Understanding 5D BIM in 5 Minutes!
BIM also known as Building Information Modelling, is now well-established in the construction industry, and Quantity Surveyors/Estimators are hearing about it more and more. Designers have embraced BIM and many today are producing 3D models. But how can the QS or estimator get started, and how is it relevant to them?
First and foremost, it is important to note that BIM is not a software you can simply purchase and pressure your staff into implementing. BIM is a new way of working or a process. So in a sense, you cannot purchase a BIM software per se, but a software to capitalise on the BIM work flow.
Building Information Models are three-dimensional digital representations of both the physical and functional characteristics such as the spatial relationships, constraints and dependencies of a project which in collaboration, forms a reliable foundation for decision making. The emphasis is on the “information” which is collectively shared and communicated between the projects’ stakeholders – throughout the entire lifecycle of the building. Enforcing a consistent flow of data through the adoption of a centralised model not only enhances accuracy, but also significantly diminishes discrepancies whilst harvesting meaningful collaboration between the Architects, Structural Engineers, MEP Designers and Quantity Surveyors.
So where does 5D BIM fit in? Well, 5D BIM is, quite simply, the process of applying costs to the model. This is the role of the QS/estimator, and as BIM workflows become established within the construction industry, QS & estimators will require the ability to deal with these models and know how estimating from the model fits in with the BIM supply chain. The benefits of 5D BIM for the QS/estimator, once established within a workflow, are endless. In a 5D BIM environment, the QS/estimator can participate in data exchange from the outset, rather than working in isolation to offer cost advice or takeoff quantities for a project. This enables them to better collaborate with the entire construction chain, including project teams. They can also focus on the client’s needs more effectively, which results in a higher quality project overall. The automatic generation of quantities provides a faster, more accurate tool to analyse data and provide better advice, and allows the estimator to explore ways of improving building design, efficiency, performance and cost.
A key principle of BIM is that a shared asset model promotes a collaborative work¬flow leading to improved outcomes. File interoperability is an important aspect of this, so any 5D BIM software worth its weight needs to support a multitude of BIM native files, such as DWG, IFC, and even SketchUp. The establishment of industry standards and procedures provides a sound framework for BIM implementation across all sectors of the industry to the benefit of the community as a whole. 5D BIM within QS and building companies has been a slower uptake than some other facets of BIM, but this is now changing as more and more companies are making the switch to ensure a better workflow.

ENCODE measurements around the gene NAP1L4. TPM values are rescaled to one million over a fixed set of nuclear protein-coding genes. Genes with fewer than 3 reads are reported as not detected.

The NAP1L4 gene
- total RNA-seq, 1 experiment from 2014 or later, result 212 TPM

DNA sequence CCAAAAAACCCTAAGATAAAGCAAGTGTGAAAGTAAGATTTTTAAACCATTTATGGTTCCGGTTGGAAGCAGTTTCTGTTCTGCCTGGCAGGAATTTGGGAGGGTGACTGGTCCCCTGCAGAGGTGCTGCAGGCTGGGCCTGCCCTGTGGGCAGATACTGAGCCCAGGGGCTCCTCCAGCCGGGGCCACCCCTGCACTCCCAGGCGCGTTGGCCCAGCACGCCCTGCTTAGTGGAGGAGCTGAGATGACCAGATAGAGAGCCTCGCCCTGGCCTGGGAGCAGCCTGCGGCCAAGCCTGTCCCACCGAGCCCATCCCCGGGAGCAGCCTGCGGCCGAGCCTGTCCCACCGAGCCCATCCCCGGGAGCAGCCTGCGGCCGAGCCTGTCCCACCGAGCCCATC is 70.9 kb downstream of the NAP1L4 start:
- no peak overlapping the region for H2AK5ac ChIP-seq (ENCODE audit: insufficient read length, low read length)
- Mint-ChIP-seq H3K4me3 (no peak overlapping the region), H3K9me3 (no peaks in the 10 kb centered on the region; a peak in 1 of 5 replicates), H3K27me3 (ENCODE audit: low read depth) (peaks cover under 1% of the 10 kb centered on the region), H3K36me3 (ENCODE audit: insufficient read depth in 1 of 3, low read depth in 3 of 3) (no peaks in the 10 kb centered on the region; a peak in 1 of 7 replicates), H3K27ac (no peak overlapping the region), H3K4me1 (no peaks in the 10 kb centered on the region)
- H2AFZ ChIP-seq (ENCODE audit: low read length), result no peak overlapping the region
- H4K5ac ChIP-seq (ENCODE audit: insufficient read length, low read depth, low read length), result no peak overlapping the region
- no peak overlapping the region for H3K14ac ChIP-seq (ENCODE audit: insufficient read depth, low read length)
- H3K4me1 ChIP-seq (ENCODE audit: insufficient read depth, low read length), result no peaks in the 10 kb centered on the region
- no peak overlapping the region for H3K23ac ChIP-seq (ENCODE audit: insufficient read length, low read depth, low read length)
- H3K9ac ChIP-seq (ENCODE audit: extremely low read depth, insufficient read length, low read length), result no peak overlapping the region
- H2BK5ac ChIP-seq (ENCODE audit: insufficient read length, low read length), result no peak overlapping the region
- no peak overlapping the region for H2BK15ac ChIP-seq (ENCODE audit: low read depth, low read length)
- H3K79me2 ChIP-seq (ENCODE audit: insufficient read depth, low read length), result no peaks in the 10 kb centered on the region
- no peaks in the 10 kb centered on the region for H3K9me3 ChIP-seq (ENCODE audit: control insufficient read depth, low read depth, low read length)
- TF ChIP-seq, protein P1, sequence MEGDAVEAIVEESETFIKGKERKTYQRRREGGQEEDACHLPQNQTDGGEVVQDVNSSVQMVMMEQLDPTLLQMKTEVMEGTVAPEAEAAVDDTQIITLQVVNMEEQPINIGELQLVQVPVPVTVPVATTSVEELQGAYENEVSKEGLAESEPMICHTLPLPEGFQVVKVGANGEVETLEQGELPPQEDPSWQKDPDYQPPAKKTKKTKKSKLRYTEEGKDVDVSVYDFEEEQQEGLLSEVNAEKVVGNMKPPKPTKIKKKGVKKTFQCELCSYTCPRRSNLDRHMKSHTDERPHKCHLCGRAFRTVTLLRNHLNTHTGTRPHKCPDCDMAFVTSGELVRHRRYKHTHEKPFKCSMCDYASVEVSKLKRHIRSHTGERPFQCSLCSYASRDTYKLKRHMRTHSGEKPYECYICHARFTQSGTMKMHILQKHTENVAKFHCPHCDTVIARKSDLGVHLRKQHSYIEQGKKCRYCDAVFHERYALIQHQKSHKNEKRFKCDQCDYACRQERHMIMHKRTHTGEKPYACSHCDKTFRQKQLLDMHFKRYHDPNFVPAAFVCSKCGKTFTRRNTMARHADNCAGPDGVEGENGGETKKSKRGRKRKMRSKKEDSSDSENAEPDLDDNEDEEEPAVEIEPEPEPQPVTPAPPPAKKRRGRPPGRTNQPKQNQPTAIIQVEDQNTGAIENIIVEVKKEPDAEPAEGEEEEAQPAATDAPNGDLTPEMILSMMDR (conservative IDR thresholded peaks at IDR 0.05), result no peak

For companies trying to make the transition to 5D BIM, there is a wealth of online information. A good starting point is the B1M website (http://www.theb1m.com/) which contains a variety of videos on different facets of BIM, including 5D. Depending on your location, there may be various published standards to follow as well. Then, RICS has published a number of Guidance Notes and Research papers such as ‘The International BIM Implementation Guide’ and ‘Overview of a 5D BIM Project’. A CostX® Whitepaper is also available on the Exactal website (www.exactal.com) as well as demonstration videos and other useful information.
One of the main issues for companies that are wanting to make the switch to 5D BIM is that even if some of their projects are now in BIM, they are not receiving BIM exclusively, and furthermore, the models may often not contain all the required information they’d need to create a full estimate. Since CostX® supports both 2D and 3D, it facilitates the transition of a company’s current practices across to BIM in a planned manner. Much of what they are already doing is still applicable in a BIM workflow and there is still a need to work with 2D drawing files within a BIM project. The main difference is the ability to interrogate the BIM model to extract quantities, and use the 2D files to verify and validate those quantities rather than measuring them.
Overall, to phase 5D BIM into your day-to-day practices with minimum disruption, the following tips are recommended. Firstly, do your homework. Find out as much as you can from sources such as those mentioned above. Secondly, buy some software such as CostX® and invest in proper training. Software on its own is not a BIM solution, but it is the enabler to undertake BIM and is a logical starting point. Thirdly, start straight away! This means having a dialogue with designers and starting to work with 3D model files, even on projects which are not designated as BIM. Current early adopters are companies that perhaps saw a competitive edge in being BIM-enabled. However, the emphasis will soon shift so that being BIM-enabled will be the norm and those companies that have maintained the status quo will find themselves competitively disadvantaged.